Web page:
Season 1, Episode 18
Written by Daniel Knauf; Directed by Whitney Ransick
A shtriga from the Winchesters’ childhood has returned to suck the life force out of some new children (literally), which gives the show the opportunity to flash back to Dean’s younger days of being responsible for Sam when John was on hunts. It’s a chance to get insight into the elder Winchester brother’s sense of responsibility, and the guilt that comes with it when he doesn’t succeed at what he’s supposed to do. The scale of this episode leans heavier on such backstory than the shtriga (although it is sufficiently creepy to watch), and there are extra raised eyebrows (but also emotional weight) because the present-day adult Winchesters recruit the little boy the shtriga is after as bait.
Season 4, Episode 11
Written by Jeremy Carver; Directed by Phil Sgriccia
There are some traditional haunted house scares in this episode because for a good portion of it Dean and Sam thing they are hunting ghosts. But the true terror sets in when everyone learns it is not a spirit in the walls of the home but a real-life, in-the-flesh brother and sister duo who were the products of incest and who were so horribly abused they turned into tormentors themselves.
Season 1, Episode 10
Written by Richard Hatem; Directed by Guy Norman Bee
The boys head to the titular, abandoned asylum and find a combination of a ghost story and something of a murder mystery. The doctor at the institution carried out twisted procedures and experimental treatments on patients, and while he haunts the grounds, so, too, do the tortured souls of some of his patients. It is the spirit of the doctor that is the most troublesome, though, as he infects anyone who dares to step foot in the halls where he works, making them turn against their loved ones. That culminates in him getting inside Sam’s mind and going after Dean. What adds to the fear factor of the episode is the dark visuals, in addition to the dark tone of story.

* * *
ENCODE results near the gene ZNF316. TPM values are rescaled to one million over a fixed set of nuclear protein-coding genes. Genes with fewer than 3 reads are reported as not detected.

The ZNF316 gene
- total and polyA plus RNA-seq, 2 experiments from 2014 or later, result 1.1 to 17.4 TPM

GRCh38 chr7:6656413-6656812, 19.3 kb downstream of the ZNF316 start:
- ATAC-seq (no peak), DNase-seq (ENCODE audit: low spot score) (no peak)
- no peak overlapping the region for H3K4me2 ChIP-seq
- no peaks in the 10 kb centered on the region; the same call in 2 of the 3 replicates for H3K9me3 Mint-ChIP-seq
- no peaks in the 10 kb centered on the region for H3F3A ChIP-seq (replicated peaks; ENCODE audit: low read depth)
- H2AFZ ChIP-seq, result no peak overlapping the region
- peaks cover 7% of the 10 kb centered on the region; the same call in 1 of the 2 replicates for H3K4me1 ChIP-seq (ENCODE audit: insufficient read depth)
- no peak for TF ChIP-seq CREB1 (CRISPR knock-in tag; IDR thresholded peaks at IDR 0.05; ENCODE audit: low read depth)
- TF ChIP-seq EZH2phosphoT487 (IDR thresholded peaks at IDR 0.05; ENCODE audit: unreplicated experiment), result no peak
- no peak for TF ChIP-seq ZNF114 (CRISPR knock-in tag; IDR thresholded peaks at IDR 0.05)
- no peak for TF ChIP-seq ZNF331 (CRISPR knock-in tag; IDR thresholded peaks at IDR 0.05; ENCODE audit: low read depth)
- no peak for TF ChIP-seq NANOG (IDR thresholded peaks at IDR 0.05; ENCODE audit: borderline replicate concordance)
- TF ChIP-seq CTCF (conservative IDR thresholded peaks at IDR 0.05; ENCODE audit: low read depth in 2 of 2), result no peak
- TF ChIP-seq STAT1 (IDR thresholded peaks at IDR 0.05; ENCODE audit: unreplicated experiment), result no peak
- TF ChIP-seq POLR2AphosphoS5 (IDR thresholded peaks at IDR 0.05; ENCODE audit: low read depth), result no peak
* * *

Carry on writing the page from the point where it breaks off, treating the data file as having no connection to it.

Season 2, Episode 9
Written by John Shiban; Directed by Robert Singer
Admittedly, this one moves up significantly on this list due to the coronavirus pandemic. Dean and Sam are trapped in a small-town clinic with a doctor and some other townspeople as a demonic virus breaks out. There is a lot of back and forth about who might actually be infected and what to do with the ones who are, with Dean, of course, coming down on the side of murdering them, even when they’re contained — until (again, of course) Sam gets infected. Dean has been put in situations before where he’s had to consider what he’d do if his brother became evil, but never so overtly. The horror here really comes from loved ones having to separate from each other and consider humanely killing each other if they are infected, as well as from the paranoia about who may be infected. The way the virus just disappears by the end of the episode — before Dean actually has to take action against Sam — is still way too easy and the perfect example of not being able to stick the landing on a story. But until that moment, the story delivered the best kind of tension.
Season 2, Episode 6
Written by Matt Witten; Directed by Kim Manners
Spirits are scary enough when they’ve just turned vengeful after death, but the spirit of a truly terrible person makes for an episode like no other. That’s exactly what we have here, with the boys — and Jo! (Alona Tal) — encountering the ghost of H.H. Holmes, America’s first known serial killer. Since Jo is exactly his type (young, blonde, pretty and female), she, of course, gets taken, which makes the scariest thing about this episode its messaging.
Season 1, Episode 6
Written by John Shiban; Directed by Robert Duncan McNeill
When Sam learns a college friend was accused of murder, the Winchesters investigate, only to discover a shapeshifter is taking over seemingly average men and using their skin suits to commit heinous crimes against their own loved ones. This creature is scary not for prosthetics but for subtle shifts in facial expressions and behaviors that lead to violent actions, proving anyone (even Dean!) can become a monster when you least expect it.
Season 1, Episode 15
Written by John Shiban; Directed by Peter Ellis
All of the expected shots from a monster movie are here: long lens voyeuristic imagery, implying something stalking prey; low angles as if from the point of view of something lying in wait. But the Big Bad is not a creature, nor a spirit but “just people.” A rural family that kidnaps unsuspecting people, puts them in cages for an undetermined amount of time and then lets them out — only to hunt them. This episode was the first time people became the real problem for the Winchesters, but it was far from the last: In truth, these people were the most blatant about their villanry, but most of what Dean and Sam would be up against for the better part of the next two decades were problems created by people — summoning demons, dabbling in spells, drawing symbols they don’t understand, making demon deals, etc.